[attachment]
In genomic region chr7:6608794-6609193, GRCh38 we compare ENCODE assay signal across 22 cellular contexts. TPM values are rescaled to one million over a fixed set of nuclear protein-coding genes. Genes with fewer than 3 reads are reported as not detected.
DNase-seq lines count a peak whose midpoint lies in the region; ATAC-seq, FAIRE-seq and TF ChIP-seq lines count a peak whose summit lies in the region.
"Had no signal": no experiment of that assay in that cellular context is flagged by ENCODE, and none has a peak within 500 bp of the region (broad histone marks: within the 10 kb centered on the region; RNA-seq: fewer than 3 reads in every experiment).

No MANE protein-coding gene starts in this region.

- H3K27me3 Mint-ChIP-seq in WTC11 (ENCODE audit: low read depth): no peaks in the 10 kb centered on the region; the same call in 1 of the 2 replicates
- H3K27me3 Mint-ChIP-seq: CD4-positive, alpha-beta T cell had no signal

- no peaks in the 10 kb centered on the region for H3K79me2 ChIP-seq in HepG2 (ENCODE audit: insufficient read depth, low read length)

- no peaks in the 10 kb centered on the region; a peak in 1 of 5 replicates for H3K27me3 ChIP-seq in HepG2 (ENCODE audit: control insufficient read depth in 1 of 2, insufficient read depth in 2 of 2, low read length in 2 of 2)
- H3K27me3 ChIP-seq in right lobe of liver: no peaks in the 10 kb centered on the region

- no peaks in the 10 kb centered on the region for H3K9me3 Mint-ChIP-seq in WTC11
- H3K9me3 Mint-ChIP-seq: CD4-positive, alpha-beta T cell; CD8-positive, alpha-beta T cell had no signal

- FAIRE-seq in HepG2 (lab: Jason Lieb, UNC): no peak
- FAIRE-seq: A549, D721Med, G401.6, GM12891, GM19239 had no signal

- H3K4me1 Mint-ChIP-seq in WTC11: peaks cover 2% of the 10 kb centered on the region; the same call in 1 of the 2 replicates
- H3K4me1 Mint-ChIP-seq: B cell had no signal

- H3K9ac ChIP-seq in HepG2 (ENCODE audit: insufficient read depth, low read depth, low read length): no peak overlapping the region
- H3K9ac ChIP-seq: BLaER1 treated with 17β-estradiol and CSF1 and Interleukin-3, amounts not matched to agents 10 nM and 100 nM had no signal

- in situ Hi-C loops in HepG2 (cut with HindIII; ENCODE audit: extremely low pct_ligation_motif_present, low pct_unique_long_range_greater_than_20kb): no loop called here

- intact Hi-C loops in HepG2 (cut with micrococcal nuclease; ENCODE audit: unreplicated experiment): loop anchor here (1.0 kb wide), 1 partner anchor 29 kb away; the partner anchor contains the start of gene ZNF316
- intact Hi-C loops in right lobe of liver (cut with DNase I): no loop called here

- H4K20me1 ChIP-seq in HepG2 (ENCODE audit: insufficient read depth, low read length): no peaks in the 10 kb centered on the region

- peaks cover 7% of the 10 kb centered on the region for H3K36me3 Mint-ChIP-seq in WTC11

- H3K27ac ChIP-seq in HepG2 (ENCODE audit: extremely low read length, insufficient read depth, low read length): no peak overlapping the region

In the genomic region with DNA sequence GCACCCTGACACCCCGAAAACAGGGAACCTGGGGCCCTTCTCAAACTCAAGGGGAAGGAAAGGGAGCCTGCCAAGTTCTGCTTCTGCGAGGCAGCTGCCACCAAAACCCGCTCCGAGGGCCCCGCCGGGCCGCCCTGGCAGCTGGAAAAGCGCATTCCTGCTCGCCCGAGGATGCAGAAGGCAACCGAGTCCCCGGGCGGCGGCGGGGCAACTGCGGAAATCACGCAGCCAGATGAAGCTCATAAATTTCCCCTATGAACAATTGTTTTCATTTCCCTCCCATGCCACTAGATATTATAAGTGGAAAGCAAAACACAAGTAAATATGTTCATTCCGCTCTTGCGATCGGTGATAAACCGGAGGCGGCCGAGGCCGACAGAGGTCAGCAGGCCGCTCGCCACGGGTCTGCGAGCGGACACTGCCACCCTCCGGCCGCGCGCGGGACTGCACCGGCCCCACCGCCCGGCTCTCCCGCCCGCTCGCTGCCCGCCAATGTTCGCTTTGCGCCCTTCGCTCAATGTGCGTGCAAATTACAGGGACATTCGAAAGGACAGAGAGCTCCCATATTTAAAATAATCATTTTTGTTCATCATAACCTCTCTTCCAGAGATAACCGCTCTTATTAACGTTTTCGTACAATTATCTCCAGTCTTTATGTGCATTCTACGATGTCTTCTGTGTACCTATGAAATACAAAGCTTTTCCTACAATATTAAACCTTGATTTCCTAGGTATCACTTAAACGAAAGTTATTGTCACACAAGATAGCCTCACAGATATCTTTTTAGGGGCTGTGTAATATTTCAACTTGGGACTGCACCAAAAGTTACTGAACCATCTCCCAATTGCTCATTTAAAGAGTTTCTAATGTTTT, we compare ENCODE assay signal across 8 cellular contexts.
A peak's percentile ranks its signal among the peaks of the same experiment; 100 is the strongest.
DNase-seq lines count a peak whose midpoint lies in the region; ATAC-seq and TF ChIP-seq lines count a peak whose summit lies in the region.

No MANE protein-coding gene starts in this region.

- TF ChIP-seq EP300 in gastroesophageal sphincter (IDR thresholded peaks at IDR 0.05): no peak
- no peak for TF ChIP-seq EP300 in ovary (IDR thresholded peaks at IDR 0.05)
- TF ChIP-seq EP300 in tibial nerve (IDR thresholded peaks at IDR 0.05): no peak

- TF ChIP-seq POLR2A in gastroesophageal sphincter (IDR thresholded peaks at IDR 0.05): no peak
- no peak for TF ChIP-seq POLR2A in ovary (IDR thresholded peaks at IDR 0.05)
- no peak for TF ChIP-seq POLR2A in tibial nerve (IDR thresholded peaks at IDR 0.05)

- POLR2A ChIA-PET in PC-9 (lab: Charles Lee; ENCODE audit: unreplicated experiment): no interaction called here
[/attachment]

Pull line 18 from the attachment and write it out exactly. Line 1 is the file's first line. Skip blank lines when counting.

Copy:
- in situ Hi-C loops in HepG2 (cut with HindIII; ENCODE audit: extremely low pct_ligation_motif_present, low pct_unique_long_range_greater_than_20kb): no loop called here